Woman’s Poems Reveal Perspective as Veteran, Civilian
My poems are drawn from my unique experience as a woman combat veteran and also someone who has lived in Afghanistan as a civilian.
Photo credit: Eric Hervey
The poems about war are about its ugliness and hypocrisy, yes, but also the way it makes you conscious of the costly treasure that is peace; the fragility and preciousness of a single breath.
The intensity of working, living and serving in a "combat zone" reveals a lot about the human condition and the violence, evil and darkness that we — not just "they" — are capable of, as well as our extraordinary courage, kindness, selflessness and love.
The collection is also about remembering what has been dismembered in order to hold onto what vitally shapes identity, healing and home. This last thread is an important one, whether connecting with home in the
photo taped to inner skin
of dust-encased Kevlar helmet (“Be-long-ing”)
or grappling with the complicated idea of “coming home” after war:
Places left behind will find you not-the-same
though stems of old selves hold on, stubborn… (“On Returning”)
I wrote these poems because each one is about a moment, an image, a person or an idea that was more than a story to me and more than could be captured in ordinary words.
I wrote them to honor and in some way begin to share glimpses of the experiences (both the pain and wisdom) of combat veterans.
I wrote them to explore, through art and creative language, multiple angles of the U.S. and international military mission in Afghanistan, which I see as a deeply worthwhile undertaking fraught with disastrous mistakes. The outcome of that mission, of course, hangs in the balance even as these poems go to print, and along with it the question of whether the sacrifices made by so many Americans and their allies (including many personal friends and colleagues) will have been worth it, or will be wasted.
Because I believe, as I have written elsewhere, that the war in Afghanistan possibly the most winnable conflict in U.S. history, this situation haunts me.
I hope for these poems to disrupt some assumptions about those who wear the uniform, as well as to spark contemplation and conversation about the humanity of those who experience war from all sides.
In the short poem “About Face,” a play on the military marching term as well as an exploration of human encounter, I begin with this:
So much wrapped
in the gift of a word: salaam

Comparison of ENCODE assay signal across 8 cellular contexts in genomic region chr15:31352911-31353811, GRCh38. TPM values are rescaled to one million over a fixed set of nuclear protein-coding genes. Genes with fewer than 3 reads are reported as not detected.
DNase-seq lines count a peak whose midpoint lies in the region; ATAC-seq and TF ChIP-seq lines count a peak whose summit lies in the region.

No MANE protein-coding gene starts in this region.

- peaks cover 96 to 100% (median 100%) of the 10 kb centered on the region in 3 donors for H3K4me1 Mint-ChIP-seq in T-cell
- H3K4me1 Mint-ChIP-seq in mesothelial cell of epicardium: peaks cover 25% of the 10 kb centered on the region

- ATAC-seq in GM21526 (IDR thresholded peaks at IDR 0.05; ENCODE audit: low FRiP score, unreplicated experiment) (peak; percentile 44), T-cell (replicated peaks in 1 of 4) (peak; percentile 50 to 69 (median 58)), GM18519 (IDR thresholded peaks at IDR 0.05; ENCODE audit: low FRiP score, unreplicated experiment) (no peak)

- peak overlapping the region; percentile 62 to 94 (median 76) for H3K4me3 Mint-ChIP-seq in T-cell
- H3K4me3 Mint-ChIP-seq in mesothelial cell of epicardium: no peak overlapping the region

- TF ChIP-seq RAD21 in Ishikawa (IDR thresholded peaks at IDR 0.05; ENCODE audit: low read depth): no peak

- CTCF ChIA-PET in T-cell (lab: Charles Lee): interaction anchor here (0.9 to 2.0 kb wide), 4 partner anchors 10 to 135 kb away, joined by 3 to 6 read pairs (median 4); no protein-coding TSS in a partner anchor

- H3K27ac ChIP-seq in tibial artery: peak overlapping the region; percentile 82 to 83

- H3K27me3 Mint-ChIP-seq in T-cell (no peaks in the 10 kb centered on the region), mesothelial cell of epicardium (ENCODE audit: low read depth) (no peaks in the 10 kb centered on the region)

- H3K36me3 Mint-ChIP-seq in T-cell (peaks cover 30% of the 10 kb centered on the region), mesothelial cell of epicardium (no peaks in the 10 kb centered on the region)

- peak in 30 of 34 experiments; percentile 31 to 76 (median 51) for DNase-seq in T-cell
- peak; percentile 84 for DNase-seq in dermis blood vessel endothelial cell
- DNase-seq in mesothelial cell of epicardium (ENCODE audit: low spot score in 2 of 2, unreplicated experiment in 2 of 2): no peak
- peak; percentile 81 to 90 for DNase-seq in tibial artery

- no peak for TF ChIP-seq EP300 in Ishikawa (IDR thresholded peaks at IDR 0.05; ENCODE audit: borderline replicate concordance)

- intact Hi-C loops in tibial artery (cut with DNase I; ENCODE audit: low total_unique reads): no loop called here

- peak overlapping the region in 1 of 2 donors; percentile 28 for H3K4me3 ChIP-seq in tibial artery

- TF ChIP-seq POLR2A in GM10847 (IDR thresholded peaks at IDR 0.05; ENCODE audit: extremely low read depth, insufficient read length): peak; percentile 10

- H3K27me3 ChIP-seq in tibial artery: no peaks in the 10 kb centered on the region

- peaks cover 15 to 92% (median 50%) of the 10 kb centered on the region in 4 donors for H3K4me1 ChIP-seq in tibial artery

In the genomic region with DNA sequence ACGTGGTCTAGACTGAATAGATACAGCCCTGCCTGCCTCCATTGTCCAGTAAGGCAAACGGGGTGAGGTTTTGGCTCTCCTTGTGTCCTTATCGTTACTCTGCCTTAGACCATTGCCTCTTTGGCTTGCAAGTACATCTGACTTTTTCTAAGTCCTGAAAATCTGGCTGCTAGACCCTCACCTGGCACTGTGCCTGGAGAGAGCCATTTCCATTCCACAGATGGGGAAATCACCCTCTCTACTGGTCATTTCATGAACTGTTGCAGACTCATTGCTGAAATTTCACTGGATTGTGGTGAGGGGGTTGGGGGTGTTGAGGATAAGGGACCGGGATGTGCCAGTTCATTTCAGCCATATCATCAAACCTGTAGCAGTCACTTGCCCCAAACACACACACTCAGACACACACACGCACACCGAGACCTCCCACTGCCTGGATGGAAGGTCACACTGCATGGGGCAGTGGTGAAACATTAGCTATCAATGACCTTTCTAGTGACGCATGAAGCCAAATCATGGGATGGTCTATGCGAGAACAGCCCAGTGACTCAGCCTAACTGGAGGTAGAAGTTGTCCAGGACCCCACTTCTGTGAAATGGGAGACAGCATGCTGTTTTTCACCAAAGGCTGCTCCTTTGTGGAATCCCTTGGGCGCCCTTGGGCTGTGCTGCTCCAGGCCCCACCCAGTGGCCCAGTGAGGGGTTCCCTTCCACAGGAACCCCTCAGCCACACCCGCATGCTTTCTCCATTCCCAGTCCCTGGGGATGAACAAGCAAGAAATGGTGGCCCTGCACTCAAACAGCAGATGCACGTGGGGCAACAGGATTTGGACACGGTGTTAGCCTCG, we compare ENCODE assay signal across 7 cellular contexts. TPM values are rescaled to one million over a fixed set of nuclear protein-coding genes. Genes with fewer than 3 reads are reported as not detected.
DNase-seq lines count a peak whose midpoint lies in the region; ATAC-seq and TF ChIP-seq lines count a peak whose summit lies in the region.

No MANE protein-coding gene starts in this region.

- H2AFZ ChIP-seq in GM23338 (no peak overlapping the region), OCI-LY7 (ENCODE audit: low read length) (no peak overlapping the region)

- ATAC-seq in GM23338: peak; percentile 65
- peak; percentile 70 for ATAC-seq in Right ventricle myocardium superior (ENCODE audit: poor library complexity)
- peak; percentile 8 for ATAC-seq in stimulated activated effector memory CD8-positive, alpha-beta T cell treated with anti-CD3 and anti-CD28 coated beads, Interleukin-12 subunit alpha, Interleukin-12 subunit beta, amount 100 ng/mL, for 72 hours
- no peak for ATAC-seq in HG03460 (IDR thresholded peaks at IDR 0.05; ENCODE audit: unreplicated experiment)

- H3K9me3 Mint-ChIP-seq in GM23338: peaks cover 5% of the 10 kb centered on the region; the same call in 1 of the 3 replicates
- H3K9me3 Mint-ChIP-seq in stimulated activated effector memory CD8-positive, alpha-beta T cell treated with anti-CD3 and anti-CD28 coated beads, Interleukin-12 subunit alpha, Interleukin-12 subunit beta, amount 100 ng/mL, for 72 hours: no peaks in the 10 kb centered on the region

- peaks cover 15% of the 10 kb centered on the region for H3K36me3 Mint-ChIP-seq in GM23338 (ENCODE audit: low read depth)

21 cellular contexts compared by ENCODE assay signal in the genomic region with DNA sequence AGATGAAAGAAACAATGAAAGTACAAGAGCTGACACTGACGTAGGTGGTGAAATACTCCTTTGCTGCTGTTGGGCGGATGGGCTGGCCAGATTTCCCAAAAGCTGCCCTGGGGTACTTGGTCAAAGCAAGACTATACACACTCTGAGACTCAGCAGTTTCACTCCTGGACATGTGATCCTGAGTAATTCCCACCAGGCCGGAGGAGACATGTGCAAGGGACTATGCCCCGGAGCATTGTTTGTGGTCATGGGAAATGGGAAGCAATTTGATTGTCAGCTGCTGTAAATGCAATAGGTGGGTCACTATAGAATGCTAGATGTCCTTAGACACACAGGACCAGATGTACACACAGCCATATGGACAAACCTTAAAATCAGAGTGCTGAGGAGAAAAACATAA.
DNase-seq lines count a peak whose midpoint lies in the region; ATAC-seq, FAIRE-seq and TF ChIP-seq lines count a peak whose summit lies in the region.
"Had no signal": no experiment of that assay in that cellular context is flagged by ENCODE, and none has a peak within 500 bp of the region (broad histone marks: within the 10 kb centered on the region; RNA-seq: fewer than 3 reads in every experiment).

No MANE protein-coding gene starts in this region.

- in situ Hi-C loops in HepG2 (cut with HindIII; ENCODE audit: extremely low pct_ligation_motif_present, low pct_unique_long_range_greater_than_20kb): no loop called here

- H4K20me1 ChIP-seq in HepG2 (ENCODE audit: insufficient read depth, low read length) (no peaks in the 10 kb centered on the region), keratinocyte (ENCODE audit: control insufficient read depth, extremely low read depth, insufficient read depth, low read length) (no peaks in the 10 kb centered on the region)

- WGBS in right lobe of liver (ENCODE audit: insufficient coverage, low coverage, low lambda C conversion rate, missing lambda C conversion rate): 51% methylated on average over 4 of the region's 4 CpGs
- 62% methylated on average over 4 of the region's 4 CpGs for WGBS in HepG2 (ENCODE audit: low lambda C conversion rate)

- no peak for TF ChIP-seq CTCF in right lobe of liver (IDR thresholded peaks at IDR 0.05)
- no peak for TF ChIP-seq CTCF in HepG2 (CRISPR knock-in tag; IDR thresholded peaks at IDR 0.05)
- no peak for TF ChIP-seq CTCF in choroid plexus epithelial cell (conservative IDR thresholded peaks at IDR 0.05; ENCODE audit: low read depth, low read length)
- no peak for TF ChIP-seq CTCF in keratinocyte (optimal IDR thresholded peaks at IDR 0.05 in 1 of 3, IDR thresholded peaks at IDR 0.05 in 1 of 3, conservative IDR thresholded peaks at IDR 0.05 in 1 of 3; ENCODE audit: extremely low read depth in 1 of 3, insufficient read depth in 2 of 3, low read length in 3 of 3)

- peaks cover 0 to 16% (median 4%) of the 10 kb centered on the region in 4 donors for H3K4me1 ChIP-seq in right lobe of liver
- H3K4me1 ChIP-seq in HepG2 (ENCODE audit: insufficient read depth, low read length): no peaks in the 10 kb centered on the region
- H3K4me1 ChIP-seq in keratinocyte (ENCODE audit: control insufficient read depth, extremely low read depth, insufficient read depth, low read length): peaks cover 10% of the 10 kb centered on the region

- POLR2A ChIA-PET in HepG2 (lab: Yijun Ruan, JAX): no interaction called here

I like to think of words as gifts. When you offer someone a word, you can potentially offer life, blessing, encouragement and a fresh perspective or understanding, hope and vision. Of course, words can also be toxic and destructive, IEDs ignited by the tongue.
"Salaam" is the word for "hello" in Afghanistan and also means "peace" in both Persian and Arabic linguistic contexts. When you say "hello," you are wishing someone peace. In a way, then, these poems are a humble greeting and acknowledgment of pain's face among us, and a wish for restoration.
I hope for these poems to be places of encounter, of opening up the mind and the senses to raw experiences and realities to let greater insight, compassion and reverence take root.
In parting, "About Face" ends this way:
Let us be more
listen to the soil
than we hold onto:
not like sand but not
Felisa Hervey (Farzana Marie) is a poet, a Tillman Scholar and doctoral candidate at the UA School of Middle Eastern and North African Studies. Hervey's research focuses on Persian literature, specifically contemporary Afghan women's poetry. She is the author of the nonfiction book, "Hearts for Sale! A Buyer’s Guide to Winning in Afghanistan," published in 2013 by Worldwide Writings. Her new short poetry collection, "Letters to War and Lethe," has been published by Finishing Line Press and is available for sale now. After receiving a degree in humanities from the U.S. Air Force Academy, Hervey served on active duty for more than six years, including consecutive years of deployed service in Afghanistan from 2010 to 2012. She also previously served as a volunteer teacher in Afghan orphanages. In 2003, she received the gift of her Afghan name, Farzana, which has since become her pen name. Hervey also earned a master's degree in English from the University of Massachusetts, Boston. She is president of Civil Vision International, a nonprofit charitable organization focused on positively influencing international relationships through connecting, informing and inspiring citizens. Follow her on Twitter, @farzanamarie.
University of Arizona in the News